Film Review: All Eyez On Me

by Dakin Hardwick on June 16, 2017

It’s hard to keep ya head up when you have ambitions az a ridah

Demetrius Shipp, Jr. as Tupac Shakur, with Kat Graham as Jada Pinkett. Yes, they really were best friends!

The full name of the film is All Eyez On Me: The Untold Story of Tupac Shakur. It’s an ambitious premise for a film about one of the single most well documented figures of the last 30 years. There may have been superstar rappers before 2pac, but 2pac was the first superstar rapper since the dawn of the 24 hour news cycle. All of the highs and lows of his career were narrated by Kurt Loder on MTV News. So, really, how much of his story is actually “untold”? How will director Benny Boom find a new story to tell about one of the most talked about figures in modern history?

Surprisingly a lot, actually. The film begins with Shakur, in jail in 1995, talking with a reporter about his life. This takes us back to 1971, when his mother, activist Afeni Shakur, is released from prison, pregnant with Tupac. This takes us through his childhood, a life where he is raised by political activists who were always on the run from the FBI, moving from New York City to Baltimore, and eventually settling down in Oakland, CA. This is where Tupac begins working on his life philosophy, trying to find that balance between the revolutionary activist that he was raised to be, and learning how to bridge that with “gangsta” culture that surrounds him.

The first half of the film really concentrates on Tupac, the sensitive poet who writes about the voiceless people, working to amplify their stories; he is determined to empower not only himself, not just his community, but anyone struggling that isn’t being listened to. We see his mother’s struggle with drug addiction, and his own experiences with law enforcement as a young, black male. And then we see him rise up, first with the legendary hip hop collective Digital Underground (credit to Chris Clarke for perfectly emulating both Shock G and his alter ego Humpty Hump effortlessly), and then through the ranks of the major label system. In fact, the entire first half of the movie is a stunning film about fighting for civil liberties in the face of oppression, and puts a vivid, human face on the police brutality epidemic that continues to plague us.

Then Suge Knight shows up.

I can’t really say that the movie falls apart here. It actually holds together nicely. The problem really lies in the fact that, once Suge shows up, the narrative changes completely. Tupac is, at this time, a massive star. He’s making movies. His records are big. Yet, we begin to fall into the same story that nearly every music biopic falls into: the artists’ record label isn’t paying out their royalties like they should, and then everything starts crumbling because they aren’t getting the support they need. Demetrius Shipp, Jr., pulls off the transformation from shy poet Tupac Shakur, to Death Row Records’ 2pac rather nicely. I spent most of the film forgetting that 2pac wasn’t actually on screen. But the story proceeds to get cluttered from here.  You understand why 2pac signs on with Suge Knight, but a lot of other things aren’t really explained. The film forces the infamous 2pac/Biggie feud (Jamal Woodward reprising his role as Biggie Smalls from 2009’s Notorious) without us really understanding why they hate each other so much. It makes it harder to empathize with 2pac because he seems to be so consumed by this feud that he totally loses sight of his mission. The determination to be a massive star overtakes the mission to be a voice for the voiceless, and the excesses of stardom begin to take their toll.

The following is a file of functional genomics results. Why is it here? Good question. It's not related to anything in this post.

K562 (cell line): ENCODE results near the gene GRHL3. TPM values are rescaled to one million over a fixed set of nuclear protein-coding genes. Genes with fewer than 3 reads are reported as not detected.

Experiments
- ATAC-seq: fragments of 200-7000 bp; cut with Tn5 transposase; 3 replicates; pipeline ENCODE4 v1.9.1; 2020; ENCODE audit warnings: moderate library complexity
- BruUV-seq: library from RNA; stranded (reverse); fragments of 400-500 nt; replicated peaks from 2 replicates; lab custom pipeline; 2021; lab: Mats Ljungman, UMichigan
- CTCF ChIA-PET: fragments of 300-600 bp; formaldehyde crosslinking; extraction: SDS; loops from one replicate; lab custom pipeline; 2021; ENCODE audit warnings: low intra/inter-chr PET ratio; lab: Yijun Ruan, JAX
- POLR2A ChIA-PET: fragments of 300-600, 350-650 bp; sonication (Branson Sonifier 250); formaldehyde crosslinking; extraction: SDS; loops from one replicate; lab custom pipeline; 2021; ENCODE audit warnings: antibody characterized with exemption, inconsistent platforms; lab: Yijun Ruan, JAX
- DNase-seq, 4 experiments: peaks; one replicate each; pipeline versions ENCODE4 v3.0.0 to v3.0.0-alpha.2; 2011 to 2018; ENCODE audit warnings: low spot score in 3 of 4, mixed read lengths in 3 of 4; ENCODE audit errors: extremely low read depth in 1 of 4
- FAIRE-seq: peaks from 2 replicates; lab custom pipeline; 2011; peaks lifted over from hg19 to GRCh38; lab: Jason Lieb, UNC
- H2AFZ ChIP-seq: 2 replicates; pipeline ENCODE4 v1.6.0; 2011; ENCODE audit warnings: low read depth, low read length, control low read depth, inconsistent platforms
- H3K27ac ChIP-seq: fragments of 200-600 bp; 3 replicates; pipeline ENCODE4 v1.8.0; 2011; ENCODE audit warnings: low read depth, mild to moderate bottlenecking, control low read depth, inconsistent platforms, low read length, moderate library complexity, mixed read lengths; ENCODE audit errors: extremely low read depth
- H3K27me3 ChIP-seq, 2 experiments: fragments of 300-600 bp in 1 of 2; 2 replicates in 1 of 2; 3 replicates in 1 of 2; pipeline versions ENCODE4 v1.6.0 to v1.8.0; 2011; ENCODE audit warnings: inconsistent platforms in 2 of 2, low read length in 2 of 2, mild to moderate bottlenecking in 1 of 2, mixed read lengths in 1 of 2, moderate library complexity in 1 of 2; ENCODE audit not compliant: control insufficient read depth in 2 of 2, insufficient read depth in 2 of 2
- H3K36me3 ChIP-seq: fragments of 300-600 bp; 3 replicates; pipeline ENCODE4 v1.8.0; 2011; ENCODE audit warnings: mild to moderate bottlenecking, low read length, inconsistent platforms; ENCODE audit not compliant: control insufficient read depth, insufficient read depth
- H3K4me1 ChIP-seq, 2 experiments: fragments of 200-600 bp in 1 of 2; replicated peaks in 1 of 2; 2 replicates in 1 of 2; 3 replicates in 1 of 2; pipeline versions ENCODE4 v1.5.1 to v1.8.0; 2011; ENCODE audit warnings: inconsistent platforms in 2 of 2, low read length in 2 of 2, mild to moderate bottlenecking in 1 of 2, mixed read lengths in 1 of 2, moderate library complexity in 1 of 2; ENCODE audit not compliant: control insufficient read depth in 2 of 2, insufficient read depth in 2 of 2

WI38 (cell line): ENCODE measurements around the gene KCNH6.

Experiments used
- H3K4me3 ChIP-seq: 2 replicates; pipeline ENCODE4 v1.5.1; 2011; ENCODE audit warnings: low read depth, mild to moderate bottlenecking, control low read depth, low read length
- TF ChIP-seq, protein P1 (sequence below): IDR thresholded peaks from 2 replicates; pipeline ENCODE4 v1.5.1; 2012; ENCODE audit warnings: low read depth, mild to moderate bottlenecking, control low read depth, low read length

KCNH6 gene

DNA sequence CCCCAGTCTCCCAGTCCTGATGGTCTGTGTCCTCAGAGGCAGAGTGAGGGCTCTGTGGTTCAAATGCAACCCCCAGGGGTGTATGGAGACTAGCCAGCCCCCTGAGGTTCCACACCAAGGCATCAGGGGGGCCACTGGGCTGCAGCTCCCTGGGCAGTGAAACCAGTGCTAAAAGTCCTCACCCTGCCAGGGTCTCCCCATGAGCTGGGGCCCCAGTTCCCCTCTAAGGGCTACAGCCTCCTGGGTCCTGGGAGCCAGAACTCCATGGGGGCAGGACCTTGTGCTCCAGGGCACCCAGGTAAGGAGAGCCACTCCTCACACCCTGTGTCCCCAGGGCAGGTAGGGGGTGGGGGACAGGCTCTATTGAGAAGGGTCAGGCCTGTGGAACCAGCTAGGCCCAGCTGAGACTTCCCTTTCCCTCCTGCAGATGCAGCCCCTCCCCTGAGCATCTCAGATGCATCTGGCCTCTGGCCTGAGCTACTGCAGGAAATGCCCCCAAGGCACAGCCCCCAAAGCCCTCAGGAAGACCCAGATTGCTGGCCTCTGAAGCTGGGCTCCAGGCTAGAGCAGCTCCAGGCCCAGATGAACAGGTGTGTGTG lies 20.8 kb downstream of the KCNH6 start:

Where this film goes above the traditional biopic is that, despite the excesses of fame, Shipp manages to keep letting the humble, thoughtful side of Tupac bubble under the surface. All Eyez On Me takes us through the heart and mind of one of the most influential, controversial, and enlightened minds, and lets us see how it ticks, warts and all. It may have tried to cram a little too much of 2pac’s life into one film, but it still is a fantastic movie.

—————————

All Eyez On Me opens everywhere on Friday, June 16th. On what would’ve been his 46th birthday.

Read Also:

{ 0 comments… add one now }

Leave a Comment

Previous post:

Next post: